It’s been really nice to have my Aunt Debra in North Carolina as one of my blog readers. She’s always had a gorgeous yard (I’ve always loved the NC pine needles as mulch thing!), and she’s shared lots of great stories about my grandparents since she learned that I’m a gardener now. I unfortunately never got the chance to meet my Grandaddy Batts, a career Navy man. I lost my Granny Batts to Alzheimer’s when I was in 9th grade.


Grandaddy Batts and Granny on his last day in the Navy

My dad’s side of the family is fun for me, because I have lots of cousins my age. Actually, 4 of us were all born within a few months of each other in the summer of 1983 – my Granny always said it must have been one cold winter 🙂


Aunt Deb, my (beautiful!) mommy, Aunt Tereca, Aunt Kathy

1983 babies

I'm the big fatty!

So anyway…Aunt Deb has been sharing garden stories with me, and I love it! Since I lost all of my grandparents young, I love hearing the stories about them that I missed when I was younger and not concerned with it.

Over email, I was talking with her about “heirloom plants” – ones that have been passed down from family members over the years. I have some lemon balm that belonged to my Mom Mom (my mother’s mother). I remember she had it planted by their garden shed, and I used to love to pick leaves from it and crush them between my fingers to smell the lemon. I thought it was such a cool plant, and was glad that my mom had some of it still that she could share with me. I also have lots of daylilies from my mom and several irises that came from a friend of my mom’s who recently passed away.

I also have some Lily of the Valley that came from my Granny. My mom and aunt both have some of this. I’ve tried to take seedlings of the cypress vine/hummingbird plant that belonged to her as well – but mine never seem to work! (I’m going to try to start it from seed this year.) My mom has shared seedlings of that plant with her sister though, so it’s a cross-family plant!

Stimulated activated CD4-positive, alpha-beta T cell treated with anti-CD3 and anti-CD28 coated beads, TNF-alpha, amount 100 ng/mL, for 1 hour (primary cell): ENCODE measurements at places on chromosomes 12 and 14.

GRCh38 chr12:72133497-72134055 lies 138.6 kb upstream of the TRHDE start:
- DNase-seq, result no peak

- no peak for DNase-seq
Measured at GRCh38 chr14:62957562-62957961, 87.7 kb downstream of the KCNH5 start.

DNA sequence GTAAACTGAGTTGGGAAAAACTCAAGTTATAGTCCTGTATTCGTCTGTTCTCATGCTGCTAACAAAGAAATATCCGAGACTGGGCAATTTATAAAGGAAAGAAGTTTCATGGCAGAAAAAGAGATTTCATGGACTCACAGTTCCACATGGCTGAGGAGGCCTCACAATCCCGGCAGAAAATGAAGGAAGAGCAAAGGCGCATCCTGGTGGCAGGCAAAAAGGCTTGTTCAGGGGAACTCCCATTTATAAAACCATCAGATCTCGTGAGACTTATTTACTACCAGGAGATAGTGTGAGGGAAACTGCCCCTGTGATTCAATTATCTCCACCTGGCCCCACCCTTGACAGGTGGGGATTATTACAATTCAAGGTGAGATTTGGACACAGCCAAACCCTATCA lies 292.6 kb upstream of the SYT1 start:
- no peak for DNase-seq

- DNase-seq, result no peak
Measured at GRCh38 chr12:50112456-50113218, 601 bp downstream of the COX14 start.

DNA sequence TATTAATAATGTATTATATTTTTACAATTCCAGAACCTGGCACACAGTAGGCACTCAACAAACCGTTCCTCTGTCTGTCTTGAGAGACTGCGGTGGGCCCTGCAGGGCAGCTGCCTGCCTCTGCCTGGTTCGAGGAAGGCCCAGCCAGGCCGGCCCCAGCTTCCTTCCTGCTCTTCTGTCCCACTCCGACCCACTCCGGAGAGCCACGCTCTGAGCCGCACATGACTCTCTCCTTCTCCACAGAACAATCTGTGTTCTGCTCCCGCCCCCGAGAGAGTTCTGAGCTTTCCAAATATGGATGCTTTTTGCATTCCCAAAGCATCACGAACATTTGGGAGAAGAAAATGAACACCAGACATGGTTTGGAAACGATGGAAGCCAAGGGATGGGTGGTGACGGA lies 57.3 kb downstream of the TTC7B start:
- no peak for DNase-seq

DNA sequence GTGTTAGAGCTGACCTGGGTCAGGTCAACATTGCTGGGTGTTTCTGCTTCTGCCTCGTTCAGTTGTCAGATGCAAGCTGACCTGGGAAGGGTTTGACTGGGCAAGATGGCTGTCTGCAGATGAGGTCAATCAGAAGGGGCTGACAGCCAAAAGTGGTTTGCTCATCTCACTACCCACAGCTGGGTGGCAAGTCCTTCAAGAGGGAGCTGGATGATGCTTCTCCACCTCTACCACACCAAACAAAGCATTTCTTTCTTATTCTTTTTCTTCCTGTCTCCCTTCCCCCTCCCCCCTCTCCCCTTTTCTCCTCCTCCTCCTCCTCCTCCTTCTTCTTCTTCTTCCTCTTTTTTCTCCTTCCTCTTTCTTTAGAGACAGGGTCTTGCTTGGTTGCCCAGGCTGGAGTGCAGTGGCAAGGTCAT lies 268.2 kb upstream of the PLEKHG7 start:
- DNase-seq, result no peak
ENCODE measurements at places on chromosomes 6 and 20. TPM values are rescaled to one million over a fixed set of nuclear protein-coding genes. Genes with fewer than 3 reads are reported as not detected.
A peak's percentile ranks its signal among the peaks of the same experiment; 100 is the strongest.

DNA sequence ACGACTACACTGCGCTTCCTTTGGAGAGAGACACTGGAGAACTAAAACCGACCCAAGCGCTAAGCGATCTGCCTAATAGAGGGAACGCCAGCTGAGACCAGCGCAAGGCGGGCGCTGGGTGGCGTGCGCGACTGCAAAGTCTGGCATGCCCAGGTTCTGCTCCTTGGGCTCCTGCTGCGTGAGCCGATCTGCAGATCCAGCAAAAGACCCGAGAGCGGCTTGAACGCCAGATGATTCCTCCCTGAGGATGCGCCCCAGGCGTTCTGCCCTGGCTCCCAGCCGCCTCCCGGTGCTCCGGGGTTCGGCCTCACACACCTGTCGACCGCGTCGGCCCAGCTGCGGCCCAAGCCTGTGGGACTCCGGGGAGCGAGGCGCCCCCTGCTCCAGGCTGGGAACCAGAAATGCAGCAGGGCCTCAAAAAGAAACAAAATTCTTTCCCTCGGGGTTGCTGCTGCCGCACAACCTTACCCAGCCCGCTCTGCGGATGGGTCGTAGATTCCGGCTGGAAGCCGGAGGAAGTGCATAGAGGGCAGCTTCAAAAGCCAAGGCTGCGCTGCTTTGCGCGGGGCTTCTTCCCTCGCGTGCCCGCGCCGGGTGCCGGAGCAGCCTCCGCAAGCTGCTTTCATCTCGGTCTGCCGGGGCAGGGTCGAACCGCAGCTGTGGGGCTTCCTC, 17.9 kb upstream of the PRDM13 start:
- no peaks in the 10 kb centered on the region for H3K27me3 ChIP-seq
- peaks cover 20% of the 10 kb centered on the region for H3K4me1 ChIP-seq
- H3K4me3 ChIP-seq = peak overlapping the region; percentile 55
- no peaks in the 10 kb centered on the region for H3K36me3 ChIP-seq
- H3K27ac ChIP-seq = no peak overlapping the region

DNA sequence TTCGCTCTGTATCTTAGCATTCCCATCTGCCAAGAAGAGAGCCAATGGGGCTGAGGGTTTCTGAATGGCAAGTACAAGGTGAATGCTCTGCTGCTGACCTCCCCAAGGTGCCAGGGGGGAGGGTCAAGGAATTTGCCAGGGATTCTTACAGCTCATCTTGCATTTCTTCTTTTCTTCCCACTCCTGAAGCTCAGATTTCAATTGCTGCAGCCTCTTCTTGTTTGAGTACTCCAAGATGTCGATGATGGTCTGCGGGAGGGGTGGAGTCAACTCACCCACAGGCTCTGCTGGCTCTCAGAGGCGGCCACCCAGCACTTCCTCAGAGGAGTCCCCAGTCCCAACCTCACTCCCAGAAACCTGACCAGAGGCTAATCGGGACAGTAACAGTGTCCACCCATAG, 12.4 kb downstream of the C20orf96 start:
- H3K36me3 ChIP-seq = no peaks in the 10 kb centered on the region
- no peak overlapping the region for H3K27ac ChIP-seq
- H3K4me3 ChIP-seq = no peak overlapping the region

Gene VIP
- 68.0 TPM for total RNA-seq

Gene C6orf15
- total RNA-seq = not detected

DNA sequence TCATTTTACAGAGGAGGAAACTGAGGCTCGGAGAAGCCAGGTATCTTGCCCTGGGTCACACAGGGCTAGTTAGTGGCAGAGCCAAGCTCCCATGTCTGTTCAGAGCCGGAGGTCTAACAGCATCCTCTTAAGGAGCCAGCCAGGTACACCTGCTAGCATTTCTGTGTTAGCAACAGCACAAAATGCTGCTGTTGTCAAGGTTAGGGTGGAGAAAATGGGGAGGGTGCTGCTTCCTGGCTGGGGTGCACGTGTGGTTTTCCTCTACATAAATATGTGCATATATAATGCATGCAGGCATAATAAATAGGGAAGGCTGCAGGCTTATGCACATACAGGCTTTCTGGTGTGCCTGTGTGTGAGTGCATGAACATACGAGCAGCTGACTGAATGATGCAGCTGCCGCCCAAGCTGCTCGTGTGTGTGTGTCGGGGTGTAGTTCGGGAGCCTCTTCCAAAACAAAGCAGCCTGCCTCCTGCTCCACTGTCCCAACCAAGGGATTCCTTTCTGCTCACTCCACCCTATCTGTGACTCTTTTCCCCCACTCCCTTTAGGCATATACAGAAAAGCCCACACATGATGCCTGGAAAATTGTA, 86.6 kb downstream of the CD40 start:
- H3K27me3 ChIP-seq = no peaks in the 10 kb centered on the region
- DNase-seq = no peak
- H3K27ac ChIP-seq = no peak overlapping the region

Apparently my Grandaddy was a gardener. My aunt shared:

“Your Granddaddy Batts loved a good garden and would be so proud that you are planting “veggies”. He would be very impressed and would say, “pretty work”. I may have told you before that I used to think it so strange when a rain would come along and he would open the den door and sit a lawn chair in the doorway, beer in hand, and watch it rain. It wasn’t until I got much older that I realized he was doing this after a really dry spell and I guess it was so refreshing to watch the earth come back to life. I guess he was “watching his garden grow”.

I’m glad to keep the green thumb going. My Mom Mom and Pop Pop were both gardeners (I’ll have to share some stories about them as well), so I think of them a lot when I’m in the garden.

Aunt Deb shared this story about a Gardenia when I was having trouble with having pruned mine at the wrong time last year. (With her wonderful dog Scout, who we lost last year, pictured – click to see it bigger.)


My great grandmother's gardenia at my aunt's house

Aunt Paulette [my dad’s eldest sister] was here one summer and we went over to visit an aunt and decided to go by our Mom’s homeplace. This would have been your Great-Granny Smith. It is very overgrown there but we talked about the gardenia bushes that Granny had close to her living room window so that it would smell good coming in the house on a summer day.  We crawled all around just to check and see if it could possibly still be there.  Lo, and behold, there was a sprig of it still there.  The ground was very, very dry and we did not have anything to dig it up with.  We found a little stick and starting trying to dig.  Their roots are pretty much on top of the ground; another reason I was surprised that it was still living since the ground was so dry.  Anyway, we got the sprig up and I planted it close to my back door.  And it has flourished!  It did not bloom much last year, but I had cut it way back at one point.  I’m sure you have learned and could tell me a thing or two about when trimming a flowering bush back that you usually cut off the blooms for the next season.  Anyway, I hope it will bloom better next summer.  It smells good enough to eat!!  And it reminds me of being at my Granny’s. My sweet Scout used to love to lay under this bush on a really hot day.  It was close to the house and the pine straw kept the soil cool.  She would dig around it a bit and take a good nap.  The stuff in front is lemon balm. [Hey! Lemon balm!]

Hopefully I will get a chance to visit the NC family this summer. With all of us grown up now, we just don’t get down there as often as we’d like. I also want to meet Aunt Deb’s new puppy, Joy, who was recently named “Pet of the Week” at the prestigious local newspaper, compliments of the adorable photo below!



Thanks so much for sharing, Aunt Deb! Sending some “sugar” your way 🙂